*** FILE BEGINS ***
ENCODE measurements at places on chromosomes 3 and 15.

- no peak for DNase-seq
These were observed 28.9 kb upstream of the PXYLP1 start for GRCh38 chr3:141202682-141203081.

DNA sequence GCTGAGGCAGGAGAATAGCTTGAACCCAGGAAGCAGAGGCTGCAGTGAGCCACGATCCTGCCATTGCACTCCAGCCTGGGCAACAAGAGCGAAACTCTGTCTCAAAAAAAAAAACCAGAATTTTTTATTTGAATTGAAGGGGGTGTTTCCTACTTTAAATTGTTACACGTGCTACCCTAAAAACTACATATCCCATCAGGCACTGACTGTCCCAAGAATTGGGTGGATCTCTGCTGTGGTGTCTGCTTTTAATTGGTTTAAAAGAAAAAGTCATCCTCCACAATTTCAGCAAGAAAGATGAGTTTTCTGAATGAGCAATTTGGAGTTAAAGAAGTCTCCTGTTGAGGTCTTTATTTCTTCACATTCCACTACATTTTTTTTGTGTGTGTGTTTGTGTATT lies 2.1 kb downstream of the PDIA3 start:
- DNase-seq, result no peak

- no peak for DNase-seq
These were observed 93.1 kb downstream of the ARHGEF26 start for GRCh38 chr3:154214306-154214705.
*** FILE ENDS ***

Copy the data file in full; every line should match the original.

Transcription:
ENCODE measurements at places on chromosomes 3 and 15.

- no peak for DNase-seq
These were observed 28.9 kb upstream of the PXYLP1 start for GRCh38 chr3:141202682-141203081.

DNA sequence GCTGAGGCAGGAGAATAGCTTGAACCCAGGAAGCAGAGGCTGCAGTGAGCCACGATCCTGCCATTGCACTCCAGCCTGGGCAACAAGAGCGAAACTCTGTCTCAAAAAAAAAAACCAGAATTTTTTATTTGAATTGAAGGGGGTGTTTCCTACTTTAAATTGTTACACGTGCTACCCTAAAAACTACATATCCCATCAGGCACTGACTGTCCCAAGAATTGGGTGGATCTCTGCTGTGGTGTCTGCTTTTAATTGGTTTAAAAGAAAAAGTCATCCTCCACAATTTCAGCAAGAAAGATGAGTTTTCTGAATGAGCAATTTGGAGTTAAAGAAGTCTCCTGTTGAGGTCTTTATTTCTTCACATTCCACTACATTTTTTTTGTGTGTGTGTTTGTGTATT lies 2.1 kb downstream of the PDIA3 start:
- DNase-seq, result no peak

- no peak for DNase-seq
These were observed 93.1 kb downstream of the ARHGEF26 start for GRCh38 chr3:154214306-154214705.